level, AFR, port size and degree of occlusion. Vacuum rise time is the speed with which 

the maximum pre-set vacuum is attained following complete occlusion. Low rise times 

make surgery more rapid but give lesser time to react. This is dependent on AFR, tubing 

compliance and venting mechanism. Higher the AFR, faster the rise time; lower the 

compliance of the tubings, faster the rise time. Fluid vented machines also have a faster rise 

time than air vented machines.

SURGE: Surge refers to a sudden shallowing or collapse of the anterior chamber in response 

to an excess of outflow as compared to inflow. It occurs when occlusion is broken. This 

can result in an anterior movement of the posterior capsule and a posterior movement 

of the cornea both of which can result in complications such as a posterior capsular rent 

or endothelial loss. Various phaco machines deal with surge by in-built mechanisms. This 

includes change in pump speed, vacuum rise time or AFR during occlusion; increased inflow 

on break of occlusion; low compliance tubings, venting etc. Alcon has the Intrepid Fluid 

Management System, AMO has Fusion Fluidics and B&L has EQ Fluidics.

GAS FORCED INFUSION (Air pump): Surge causes an unstable AC. A simple remedy 

suggested by Sunita Agarwal was the air pump. A simple fish tank aquarium is connected 

by a 20 G needle and tubing to a non-expandable infusion bottle. This gas forced into the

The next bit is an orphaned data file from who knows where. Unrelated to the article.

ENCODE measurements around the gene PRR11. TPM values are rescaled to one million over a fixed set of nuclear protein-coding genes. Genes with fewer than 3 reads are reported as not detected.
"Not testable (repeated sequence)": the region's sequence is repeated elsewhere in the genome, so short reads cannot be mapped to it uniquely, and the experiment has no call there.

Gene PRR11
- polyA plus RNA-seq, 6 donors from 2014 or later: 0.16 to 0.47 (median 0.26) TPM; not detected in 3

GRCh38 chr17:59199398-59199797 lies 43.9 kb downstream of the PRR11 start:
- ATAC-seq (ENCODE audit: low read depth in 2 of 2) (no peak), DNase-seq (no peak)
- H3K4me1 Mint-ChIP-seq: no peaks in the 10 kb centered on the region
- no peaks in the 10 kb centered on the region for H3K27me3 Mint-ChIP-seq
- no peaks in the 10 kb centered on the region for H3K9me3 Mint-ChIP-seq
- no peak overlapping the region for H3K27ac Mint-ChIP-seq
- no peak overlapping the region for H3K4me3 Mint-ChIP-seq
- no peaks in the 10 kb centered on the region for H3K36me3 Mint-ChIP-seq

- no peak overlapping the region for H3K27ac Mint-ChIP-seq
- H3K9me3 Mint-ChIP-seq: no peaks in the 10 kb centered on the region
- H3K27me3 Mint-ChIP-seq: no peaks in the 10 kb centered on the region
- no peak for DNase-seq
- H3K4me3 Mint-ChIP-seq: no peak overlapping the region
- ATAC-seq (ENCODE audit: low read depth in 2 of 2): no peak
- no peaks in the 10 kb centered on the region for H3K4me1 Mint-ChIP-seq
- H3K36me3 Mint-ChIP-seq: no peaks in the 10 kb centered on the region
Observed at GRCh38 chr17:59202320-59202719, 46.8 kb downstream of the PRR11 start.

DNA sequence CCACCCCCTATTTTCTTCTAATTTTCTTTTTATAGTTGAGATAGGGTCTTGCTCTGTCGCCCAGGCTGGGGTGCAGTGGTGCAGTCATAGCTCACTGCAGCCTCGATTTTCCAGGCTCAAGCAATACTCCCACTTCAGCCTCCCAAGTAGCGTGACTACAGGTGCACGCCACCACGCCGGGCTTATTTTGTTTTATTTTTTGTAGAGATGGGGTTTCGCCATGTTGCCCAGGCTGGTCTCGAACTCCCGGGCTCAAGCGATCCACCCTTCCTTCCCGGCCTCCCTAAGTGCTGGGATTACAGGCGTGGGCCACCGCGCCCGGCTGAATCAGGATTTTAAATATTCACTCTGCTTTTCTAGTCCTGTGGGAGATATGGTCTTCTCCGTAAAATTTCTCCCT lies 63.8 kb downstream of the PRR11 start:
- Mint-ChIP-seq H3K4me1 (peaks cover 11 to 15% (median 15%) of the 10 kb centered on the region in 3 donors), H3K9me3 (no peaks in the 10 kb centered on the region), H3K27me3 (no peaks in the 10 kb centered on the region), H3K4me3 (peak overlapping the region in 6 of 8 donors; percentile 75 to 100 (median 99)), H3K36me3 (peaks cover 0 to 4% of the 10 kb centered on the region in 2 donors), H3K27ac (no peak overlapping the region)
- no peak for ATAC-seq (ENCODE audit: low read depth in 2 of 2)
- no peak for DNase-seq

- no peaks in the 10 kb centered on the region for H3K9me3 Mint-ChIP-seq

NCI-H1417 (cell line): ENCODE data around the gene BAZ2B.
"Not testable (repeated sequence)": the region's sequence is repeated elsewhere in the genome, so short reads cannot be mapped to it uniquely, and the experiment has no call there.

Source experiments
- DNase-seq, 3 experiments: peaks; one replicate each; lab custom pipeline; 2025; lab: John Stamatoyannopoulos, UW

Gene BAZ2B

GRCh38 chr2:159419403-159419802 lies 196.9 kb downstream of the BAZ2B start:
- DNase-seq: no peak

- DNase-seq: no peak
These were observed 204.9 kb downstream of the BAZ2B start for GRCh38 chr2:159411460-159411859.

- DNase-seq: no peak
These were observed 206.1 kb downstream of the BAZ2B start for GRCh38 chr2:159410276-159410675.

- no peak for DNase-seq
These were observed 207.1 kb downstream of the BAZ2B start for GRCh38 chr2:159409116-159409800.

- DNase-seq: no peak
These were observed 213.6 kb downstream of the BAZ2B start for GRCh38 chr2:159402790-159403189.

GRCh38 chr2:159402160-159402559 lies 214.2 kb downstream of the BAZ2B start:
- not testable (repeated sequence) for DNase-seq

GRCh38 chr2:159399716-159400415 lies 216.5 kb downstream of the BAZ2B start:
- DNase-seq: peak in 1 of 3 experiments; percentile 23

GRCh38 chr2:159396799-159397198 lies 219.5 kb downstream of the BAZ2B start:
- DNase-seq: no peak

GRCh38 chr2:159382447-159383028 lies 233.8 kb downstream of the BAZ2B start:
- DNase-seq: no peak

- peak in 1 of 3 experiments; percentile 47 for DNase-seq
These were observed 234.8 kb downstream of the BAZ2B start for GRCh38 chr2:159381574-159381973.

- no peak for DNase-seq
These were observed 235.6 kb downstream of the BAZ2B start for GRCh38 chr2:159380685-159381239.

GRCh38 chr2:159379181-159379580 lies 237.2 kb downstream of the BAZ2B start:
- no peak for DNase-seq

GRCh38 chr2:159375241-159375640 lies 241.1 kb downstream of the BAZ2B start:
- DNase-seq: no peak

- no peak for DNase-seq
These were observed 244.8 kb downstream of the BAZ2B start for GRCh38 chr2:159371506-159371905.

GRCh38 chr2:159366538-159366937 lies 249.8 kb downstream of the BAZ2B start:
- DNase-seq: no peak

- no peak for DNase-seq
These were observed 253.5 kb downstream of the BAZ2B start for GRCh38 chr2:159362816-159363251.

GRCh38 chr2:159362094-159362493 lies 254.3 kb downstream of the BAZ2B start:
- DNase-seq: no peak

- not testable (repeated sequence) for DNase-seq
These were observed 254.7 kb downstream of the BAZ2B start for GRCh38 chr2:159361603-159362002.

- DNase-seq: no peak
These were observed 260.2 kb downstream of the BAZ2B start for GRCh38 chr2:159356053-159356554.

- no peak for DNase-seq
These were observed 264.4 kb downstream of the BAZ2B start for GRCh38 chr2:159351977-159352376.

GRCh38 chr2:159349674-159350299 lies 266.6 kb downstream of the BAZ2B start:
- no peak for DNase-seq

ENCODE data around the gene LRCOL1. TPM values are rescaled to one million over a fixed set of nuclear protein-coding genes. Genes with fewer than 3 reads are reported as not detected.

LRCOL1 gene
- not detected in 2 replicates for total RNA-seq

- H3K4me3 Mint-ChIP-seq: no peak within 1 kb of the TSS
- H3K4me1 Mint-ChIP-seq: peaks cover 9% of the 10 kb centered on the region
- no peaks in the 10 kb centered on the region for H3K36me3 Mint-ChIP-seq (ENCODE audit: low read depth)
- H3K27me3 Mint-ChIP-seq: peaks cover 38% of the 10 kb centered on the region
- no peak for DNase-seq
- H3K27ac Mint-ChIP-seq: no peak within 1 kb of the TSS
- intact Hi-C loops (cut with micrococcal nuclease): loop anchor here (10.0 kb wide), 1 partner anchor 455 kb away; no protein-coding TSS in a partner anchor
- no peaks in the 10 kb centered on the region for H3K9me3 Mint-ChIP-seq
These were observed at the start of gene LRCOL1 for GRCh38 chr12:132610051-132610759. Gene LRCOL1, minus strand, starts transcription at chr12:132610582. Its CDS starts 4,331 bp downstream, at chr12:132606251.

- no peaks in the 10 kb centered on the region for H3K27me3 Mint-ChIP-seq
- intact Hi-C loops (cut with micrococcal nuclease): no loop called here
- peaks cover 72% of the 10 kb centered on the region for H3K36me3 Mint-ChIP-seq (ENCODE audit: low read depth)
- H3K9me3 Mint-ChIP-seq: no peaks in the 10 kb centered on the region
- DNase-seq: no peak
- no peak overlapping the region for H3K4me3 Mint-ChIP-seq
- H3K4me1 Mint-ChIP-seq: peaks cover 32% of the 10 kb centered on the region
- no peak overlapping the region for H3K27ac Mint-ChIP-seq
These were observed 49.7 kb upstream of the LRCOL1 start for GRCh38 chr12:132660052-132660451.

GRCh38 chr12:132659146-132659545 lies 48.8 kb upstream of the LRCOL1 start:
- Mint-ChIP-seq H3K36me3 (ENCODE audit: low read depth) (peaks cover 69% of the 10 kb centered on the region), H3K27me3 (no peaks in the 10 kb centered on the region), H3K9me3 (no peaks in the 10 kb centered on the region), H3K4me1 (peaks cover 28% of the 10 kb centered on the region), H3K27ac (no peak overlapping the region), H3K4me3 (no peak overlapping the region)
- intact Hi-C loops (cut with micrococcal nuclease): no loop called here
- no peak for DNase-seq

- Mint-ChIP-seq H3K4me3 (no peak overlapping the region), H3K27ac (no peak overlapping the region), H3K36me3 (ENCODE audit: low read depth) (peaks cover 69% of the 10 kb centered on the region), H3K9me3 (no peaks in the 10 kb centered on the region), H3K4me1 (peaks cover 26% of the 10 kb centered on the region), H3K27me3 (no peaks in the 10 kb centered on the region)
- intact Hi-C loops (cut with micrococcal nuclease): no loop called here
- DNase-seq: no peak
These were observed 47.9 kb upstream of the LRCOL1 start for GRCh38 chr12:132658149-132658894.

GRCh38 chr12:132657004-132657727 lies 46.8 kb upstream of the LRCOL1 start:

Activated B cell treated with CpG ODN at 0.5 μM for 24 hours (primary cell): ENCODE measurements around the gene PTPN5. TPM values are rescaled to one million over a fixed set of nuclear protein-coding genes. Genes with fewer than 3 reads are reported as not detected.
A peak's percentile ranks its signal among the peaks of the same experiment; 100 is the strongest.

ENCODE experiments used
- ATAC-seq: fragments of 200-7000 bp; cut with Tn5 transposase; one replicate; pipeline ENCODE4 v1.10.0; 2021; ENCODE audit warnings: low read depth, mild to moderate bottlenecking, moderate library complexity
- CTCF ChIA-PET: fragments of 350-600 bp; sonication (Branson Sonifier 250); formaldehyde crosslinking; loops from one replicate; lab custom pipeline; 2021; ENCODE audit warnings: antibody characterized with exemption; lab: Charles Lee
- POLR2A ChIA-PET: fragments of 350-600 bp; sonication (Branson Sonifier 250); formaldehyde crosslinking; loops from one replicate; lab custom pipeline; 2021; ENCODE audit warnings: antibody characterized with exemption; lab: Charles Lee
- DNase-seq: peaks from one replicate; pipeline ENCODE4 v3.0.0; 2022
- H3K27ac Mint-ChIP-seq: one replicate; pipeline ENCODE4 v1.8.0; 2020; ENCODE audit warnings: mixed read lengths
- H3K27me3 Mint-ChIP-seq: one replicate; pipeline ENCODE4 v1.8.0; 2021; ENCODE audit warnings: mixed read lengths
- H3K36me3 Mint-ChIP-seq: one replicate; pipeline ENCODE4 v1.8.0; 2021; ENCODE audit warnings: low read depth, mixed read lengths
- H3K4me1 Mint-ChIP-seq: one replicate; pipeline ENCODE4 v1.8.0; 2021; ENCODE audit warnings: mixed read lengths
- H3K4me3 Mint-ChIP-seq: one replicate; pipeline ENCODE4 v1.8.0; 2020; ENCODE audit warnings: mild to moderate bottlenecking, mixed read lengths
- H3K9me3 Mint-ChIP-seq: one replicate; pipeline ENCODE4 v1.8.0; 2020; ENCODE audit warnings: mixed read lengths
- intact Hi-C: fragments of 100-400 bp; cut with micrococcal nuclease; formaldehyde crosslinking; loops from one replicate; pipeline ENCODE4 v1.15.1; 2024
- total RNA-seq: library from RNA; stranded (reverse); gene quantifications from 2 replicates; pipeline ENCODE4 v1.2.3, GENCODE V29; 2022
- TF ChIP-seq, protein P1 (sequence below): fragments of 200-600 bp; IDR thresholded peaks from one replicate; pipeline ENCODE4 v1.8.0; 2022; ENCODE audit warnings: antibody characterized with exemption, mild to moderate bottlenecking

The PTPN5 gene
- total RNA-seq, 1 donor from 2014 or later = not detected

infusion bottle causes a pressure rise that increases the amount of fluid entering the eye 

thus preventing surge even at higher vacuum levels. A millipore filter is used to prevent 

infection and to ensure particulate free air. The advantage with in-built gas forced infusion 

is the ability to actively and digitally control the parameters during surgery according to the 

conditions or the surgical steps of the individual case. This makes even difficult cases like 

mature white and hard brown cataracts, small pupils etc easier. It increases the fluid inflow 

thus resulting in a well formed, deep and stable AC. This decreases chances of damage 

to endothelium and capsule. As it allows for higher AFR, it makes surgery more rapid and 

brings nuclear material towards the probe. The fluid acts as a third hand. The air pump can 

make bimanual phaco easier and allows use of smaller bore instruments, making even sub-

1mm surgery possible. 

THERMAL BURNS: Overheating of the phaco tip can produce thermal burns at the clear 

corneal incision. Coaxial phaco depends on adequate needle cooling by fluid flow around 

the needle through the infusion sleeve whereas in biaxial phaco, needle is cooled by 

incisional leakage, smaller needle diameter and higher flow parameters. Most burns occur 

during tip occlusion. Tip heating can occur within 1-3 sec with inadequate irrigation and 

aspiration flow. Inadequate irrigation can occur from an unnoticed empty infusion bottle, 

inadequate bottle height, a crimped infusion sleeve, kinked tubings or a tight incision. 

AFR can be decreased by tip occlusion, low vacuum, crimped aspiration line or improperly 

loaded cassette/ tubings. 

~ Dr. Soosan Jacob is a Senior Consultant Ophthalmologist at Dr. Agarwal's Eye Hospital, Chennai, 

India and can be reached at dr_soosanj@hotmail.com